The other issue pertains to Jagannathan’s personal piece, which he agreed to take down. A media website, or any media property, should by rights be the image of its editor, not the owner. That’s what separates journalism from PR. If an editor has to take down an article because it is his “personal opinion” then how can the website call itself a media property? When asked pointedly if taking down the piece made his blood boil, Jagannathan said: “Yes and no,” and explained, rather confusingly, that if something is part of a policy and is not arbitrary, it should not make one’s blood boil. Chillingly, he added that any employee must work under the rules decided by the employer. That may well be true but applied thusly to the media ecosystem, it is deeply troubling.
Jagannathan further said: “The problem is they [Reliance] get blamed for things they don’t do.” Analyse the statement. What he is saying is that he was okay with taking responsibility for the piece since it could otherwise seem to have come from the Reliance stable. So, the issue was not so much the piece but its appearance on a website owned by Reliance and ergo, the impression of Reliance’s tacit approval. This further bolsters the problematic nature of corporate ownership of media, especially ownership by a company that relies on regulatory approvals and deals with the government on a regular basis for most of its operations.
This brings us to a third upsetting aspect of Jagannathan’s argument. That Reliance should not be in the media business is obvious. That it should not worry what the government thinks is desirable but impossible. But was the censorship external or self-imposed? Jagannathan refused to disclose whether the pressure on the Reliance brass came from the government or if the company honchos decided to act pre-emptively. He said he didn’t know and sought to, if I may, present this aspect as if the difference does not matter. But this difference is most crucial. If Reliance was acting pre-emptively and self-censoring, that is bad enough. But if someone in the government was actively seeking to muzzle criticism, that would be outrageous and, concomitantly, highly newsworthy.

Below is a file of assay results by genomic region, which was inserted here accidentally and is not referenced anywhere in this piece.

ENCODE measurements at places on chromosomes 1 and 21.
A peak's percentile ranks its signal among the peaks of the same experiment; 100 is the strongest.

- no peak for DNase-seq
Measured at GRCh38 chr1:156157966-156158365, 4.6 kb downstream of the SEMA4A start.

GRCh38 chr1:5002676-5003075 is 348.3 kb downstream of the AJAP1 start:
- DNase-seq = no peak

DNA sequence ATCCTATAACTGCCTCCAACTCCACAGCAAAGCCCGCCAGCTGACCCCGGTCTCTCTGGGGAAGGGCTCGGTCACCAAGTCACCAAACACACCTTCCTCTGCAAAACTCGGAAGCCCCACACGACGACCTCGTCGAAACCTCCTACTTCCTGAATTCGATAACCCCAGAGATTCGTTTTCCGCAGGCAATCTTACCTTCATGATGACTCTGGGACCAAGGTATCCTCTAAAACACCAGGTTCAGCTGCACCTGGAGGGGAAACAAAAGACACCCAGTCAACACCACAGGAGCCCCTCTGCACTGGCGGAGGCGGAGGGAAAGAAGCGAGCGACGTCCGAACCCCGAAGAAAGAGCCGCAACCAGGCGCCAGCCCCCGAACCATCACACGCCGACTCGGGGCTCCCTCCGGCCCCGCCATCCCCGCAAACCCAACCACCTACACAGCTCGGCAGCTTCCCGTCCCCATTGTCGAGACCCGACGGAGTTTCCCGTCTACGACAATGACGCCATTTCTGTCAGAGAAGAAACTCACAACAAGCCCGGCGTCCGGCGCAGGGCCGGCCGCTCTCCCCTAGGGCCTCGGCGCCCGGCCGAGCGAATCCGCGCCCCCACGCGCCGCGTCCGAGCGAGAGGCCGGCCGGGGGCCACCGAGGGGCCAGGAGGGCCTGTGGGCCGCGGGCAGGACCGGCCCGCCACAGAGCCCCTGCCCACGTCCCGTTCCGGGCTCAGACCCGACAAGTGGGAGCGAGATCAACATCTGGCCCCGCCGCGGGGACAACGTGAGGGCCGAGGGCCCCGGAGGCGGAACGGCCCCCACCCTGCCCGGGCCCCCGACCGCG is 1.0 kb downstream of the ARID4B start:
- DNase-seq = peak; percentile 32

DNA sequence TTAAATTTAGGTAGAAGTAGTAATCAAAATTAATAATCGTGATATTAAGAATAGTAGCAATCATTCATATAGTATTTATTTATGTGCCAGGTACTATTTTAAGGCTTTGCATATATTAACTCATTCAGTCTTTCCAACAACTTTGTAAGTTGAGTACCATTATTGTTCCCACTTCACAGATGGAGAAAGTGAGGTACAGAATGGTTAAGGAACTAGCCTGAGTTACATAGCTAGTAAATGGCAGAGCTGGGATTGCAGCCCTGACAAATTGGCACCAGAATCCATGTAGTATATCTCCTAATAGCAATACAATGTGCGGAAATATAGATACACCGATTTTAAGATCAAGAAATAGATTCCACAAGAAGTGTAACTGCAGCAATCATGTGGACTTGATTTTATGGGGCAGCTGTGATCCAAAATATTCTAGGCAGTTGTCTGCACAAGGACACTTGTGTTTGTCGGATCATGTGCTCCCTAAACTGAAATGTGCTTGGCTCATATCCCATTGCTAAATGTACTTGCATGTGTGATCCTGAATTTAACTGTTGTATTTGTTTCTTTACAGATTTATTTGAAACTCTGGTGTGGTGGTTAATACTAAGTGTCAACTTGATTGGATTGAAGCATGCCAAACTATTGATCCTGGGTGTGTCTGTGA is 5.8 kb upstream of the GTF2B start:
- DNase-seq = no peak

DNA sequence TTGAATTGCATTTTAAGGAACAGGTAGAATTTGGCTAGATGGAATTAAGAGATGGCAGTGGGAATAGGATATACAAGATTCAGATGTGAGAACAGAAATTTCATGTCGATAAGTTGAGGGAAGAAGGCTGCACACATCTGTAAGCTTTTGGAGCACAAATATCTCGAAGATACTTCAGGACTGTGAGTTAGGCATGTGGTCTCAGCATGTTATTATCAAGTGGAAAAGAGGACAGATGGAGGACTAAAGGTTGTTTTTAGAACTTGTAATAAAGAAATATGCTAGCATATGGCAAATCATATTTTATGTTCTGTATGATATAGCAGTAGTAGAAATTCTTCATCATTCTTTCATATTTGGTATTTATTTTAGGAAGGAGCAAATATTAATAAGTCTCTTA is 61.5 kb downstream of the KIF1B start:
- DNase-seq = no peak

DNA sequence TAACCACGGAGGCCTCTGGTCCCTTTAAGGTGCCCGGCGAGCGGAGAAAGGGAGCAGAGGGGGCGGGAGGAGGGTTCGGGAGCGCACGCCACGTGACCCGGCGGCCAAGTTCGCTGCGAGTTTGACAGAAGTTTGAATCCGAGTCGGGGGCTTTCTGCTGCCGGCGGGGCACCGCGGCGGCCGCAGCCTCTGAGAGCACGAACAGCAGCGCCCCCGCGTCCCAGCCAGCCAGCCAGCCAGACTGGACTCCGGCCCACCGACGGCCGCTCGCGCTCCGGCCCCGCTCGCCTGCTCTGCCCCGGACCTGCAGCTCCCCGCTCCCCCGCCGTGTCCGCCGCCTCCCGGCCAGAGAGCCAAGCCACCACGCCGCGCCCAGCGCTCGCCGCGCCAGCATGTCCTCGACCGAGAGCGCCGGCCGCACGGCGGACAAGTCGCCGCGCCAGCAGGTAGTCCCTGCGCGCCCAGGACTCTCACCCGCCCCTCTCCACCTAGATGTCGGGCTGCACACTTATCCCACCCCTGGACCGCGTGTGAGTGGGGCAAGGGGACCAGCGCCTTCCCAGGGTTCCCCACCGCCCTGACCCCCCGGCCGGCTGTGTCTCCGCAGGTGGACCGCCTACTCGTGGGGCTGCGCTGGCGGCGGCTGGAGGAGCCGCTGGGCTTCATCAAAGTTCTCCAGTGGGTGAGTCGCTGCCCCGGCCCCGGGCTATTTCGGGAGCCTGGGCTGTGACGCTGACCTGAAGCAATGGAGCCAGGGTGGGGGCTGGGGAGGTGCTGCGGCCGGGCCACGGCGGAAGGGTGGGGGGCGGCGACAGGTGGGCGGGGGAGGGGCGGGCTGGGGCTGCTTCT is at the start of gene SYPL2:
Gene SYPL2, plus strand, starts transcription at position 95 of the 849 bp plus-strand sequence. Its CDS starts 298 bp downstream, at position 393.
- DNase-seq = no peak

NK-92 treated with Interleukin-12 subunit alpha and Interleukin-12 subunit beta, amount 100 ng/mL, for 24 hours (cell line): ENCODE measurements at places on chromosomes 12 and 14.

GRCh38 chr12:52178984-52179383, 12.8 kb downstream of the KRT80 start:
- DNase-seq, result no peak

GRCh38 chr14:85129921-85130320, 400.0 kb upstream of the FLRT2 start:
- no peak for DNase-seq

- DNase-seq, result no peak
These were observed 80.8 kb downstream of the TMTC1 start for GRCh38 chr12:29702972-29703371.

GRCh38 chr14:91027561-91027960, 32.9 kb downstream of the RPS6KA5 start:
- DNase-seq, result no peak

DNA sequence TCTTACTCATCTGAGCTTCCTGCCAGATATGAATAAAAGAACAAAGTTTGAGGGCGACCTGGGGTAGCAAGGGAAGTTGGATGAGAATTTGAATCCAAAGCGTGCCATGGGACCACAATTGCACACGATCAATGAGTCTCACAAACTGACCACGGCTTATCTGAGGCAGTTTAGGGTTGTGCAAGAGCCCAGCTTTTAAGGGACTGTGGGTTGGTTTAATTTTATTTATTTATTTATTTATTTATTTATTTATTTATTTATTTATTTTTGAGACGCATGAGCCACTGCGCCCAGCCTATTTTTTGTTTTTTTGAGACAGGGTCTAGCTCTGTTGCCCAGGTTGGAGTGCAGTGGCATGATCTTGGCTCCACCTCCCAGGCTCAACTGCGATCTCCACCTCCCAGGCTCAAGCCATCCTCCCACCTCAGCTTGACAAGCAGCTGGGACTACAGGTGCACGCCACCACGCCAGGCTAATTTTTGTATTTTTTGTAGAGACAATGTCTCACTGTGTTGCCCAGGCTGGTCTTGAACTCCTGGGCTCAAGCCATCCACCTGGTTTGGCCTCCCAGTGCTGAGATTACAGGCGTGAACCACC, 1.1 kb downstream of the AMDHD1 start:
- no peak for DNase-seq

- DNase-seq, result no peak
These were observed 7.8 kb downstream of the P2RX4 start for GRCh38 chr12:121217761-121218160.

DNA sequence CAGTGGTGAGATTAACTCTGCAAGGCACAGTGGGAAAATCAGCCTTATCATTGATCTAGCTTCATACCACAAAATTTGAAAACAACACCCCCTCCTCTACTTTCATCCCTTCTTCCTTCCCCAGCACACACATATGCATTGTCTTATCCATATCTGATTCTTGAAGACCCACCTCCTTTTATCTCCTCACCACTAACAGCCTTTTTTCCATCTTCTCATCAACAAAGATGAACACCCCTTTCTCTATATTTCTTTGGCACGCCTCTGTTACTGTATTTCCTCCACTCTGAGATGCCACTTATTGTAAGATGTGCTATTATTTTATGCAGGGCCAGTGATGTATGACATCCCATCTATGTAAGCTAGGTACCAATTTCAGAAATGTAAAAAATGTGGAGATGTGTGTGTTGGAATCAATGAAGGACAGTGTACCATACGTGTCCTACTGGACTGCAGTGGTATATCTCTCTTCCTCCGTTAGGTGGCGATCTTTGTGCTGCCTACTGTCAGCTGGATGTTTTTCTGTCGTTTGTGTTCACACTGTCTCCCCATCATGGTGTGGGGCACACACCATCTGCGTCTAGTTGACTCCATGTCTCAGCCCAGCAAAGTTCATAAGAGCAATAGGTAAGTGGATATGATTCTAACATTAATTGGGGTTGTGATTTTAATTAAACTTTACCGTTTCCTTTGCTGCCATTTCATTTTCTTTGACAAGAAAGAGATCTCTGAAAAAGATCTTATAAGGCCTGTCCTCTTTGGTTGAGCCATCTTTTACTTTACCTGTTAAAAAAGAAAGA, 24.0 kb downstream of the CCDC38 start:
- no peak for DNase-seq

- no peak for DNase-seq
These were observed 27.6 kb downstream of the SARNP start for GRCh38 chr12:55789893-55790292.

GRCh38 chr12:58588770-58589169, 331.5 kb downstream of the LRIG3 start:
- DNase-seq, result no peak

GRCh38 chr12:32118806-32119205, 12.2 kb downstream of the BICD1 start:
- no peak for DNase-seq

It was clear from the Hafta that Jagannathan knows no more about the motivations of Reliance to take down the Jaitley piece than the next person. But greater clarity on this issue would have offered an opportunity to understand if, and how, certain media houses have massaged their editorial policies since power changed hands at the Centre last year. All said, what this episode reiterates is that Newslaundry’s motto, “When corporations pay, corporations are served”, applies not just to advertising. Regrettably it applies to media ownership and editorial control as well.